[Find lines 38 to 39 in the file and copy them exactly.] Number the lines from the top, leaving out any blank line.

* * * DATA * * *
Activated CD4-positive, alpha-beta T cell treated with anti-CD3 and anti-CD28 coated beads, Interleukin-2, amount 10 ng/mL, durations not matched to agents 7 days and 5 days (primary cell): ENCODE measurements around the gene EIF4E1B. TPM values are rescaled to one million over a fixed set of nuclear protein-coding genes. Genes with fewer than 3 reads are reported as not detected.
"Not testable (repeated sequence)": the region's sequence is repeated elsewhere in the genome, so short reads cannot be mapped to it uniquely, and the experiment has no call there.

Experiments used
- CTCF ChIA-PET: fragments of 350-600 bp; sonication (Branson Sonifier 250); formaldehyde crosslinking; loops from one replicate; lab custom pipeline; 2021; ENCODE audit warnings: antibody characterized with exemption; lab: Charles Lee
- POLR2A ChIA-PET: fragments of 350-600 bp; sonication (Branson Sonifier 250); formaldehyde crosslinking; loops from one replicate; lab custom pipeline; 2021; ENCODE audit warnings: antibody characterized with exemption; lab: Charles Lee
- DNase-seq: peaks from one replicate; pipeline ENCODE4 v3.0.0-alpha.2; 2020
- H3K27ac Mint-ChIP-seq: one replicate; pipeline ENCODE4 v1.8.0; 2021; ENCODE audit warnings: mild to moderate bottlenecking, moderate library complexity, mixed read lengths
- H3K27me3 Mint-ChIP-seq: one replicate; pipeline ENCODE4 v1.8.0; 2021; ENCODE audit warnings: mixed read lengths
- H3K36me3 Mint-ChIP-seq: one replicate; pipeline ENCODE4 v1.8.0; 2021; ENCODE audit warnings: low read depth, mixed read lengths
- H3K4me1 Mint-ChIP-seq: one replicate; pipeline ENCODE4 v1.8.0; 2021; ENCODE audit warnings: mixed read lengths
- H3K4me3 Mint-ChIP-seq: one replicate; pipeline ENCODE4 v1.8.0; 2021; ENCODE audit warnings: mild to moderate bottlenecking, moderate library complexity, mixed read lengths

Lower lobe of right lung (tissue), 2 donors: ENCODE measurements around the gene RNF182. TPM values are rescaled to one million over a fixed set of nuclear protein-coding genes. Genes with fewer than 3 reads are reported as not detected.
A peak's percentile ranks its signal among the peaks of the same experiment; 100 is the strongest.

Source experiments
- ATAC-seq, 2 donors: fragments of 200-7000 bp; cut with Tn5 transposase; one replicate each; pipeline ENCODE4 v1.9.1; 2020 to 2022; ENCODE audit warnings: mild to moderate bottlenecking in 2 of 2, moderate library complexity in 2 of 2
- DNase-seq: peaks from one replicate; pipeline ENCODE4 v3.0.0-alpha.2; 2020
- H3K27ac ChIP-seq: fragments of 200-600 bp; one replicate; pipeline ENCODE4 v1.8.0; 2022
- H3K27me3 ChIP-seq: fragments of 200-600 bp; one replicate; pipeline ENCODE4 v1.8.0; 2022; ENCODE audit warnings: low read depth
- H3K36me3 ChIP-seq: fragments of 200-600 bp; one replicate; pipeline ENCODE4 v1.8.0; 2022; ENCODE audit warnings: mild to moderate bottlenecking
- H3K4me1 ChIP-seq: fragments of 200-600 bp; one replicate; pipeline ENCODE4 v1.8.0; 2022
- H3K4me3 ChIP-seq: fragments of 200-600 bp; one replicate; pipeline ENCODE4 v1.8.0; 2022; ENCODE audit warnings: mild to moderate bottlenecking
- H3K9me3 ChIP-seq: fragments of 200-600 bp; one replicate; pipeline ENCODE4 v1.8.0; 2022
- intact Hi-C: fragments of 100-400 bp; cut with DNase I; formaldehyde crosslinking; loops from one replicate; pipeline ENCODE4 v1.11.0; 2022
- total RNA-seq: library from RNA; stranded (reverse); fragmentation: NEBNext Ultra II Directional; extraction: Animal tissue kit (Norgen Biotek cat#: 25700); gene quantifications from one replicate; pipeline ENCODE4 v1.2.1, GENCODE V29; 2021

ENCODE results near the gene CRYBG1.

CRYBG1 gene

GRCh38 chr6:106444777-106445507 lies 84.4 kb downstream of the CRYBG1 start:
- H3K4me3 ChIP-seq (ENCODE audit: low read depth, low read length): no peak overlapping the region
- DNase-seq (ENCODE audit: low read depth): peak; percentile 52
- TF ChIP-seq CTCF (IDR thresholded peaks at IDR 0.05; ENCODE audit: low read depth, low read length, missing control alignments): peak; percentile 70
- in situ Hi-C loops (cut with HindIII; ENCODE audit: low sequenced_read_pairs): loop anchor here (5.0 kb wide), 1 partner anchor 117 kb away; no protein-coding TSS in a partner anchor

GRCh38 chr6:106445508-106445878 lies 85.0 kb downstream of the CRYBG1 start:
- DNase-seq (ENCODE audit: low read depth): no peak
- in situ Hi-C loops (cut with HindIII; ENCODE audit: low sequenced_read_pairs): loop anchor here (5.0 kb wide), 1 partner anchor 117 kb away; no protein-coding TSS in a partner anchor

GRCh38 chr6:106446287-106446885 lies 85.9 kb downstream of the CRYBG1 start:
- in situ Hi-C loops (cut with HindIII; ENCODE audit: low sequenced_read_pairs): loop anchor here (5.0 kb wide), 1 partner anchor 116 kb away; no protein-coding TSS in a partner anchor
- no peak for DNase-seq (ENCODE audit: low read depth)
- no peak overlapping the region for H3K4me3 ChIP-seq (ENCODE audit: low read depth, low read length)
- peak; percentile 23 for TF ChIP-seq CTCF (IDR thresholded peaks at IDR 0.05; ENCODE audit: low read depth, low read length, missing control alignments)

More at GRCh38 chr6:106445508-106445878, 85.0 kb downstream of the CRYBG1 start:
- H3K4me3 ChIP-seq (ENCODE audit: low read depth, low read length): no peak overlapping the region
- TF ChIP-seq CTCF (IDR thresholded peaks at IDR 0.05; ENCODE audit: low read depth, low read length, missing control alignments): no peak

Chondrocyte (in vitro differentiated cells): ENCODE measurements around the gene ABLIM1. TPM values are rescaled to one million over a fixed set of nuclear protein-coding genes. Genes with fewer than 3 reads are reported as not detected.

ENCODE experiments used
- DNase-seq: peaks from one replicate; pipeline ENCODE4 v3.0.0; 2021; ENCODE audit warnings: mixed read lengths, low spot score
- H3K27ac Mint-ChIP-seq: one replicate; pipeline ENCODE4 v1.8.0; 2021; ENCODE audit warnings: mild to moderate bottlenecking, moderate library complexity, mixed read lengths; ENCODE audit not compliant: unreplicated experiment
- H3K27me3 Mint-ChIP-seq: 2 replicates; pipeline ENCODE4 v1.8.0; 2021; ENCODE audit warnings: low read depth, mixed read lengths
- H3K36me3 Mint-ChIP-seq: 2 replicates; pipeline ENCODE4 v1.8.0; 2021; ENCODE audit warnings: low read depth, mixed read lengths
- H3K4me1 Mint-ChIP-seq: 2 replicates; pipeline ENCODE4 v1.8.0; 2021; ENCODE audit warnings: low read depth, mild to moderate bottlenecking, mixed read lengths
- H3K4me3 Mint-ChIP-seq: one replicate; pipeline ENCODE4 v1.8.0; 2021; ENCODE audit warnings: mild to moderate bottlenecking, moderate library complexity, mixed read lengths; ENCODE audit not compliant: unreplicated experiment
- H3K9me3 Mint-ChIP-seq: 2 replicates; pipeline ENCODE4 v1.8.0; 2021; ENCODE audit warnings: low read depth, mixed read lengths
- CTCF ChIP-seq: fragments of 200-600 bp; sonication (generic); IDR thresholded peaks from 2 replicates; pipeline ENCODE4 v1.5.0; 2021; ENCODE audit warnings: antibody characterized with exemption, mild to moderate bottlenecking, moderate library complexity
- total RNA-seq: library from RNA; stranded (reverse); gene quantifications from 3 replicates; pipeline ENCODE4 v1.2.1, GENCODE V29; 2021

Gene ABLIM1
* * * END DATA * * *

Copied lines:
- no peak overlapping the region for H3K4me3 ChIP-seq (ENCODE audit: low read depth, low read length)
- peak; percentile 23 for TF ChIP-seq CTCF (IDR thresholded peaks at IDR 0.05; ENCODE audit: low read depth, low read length, missing control alignments)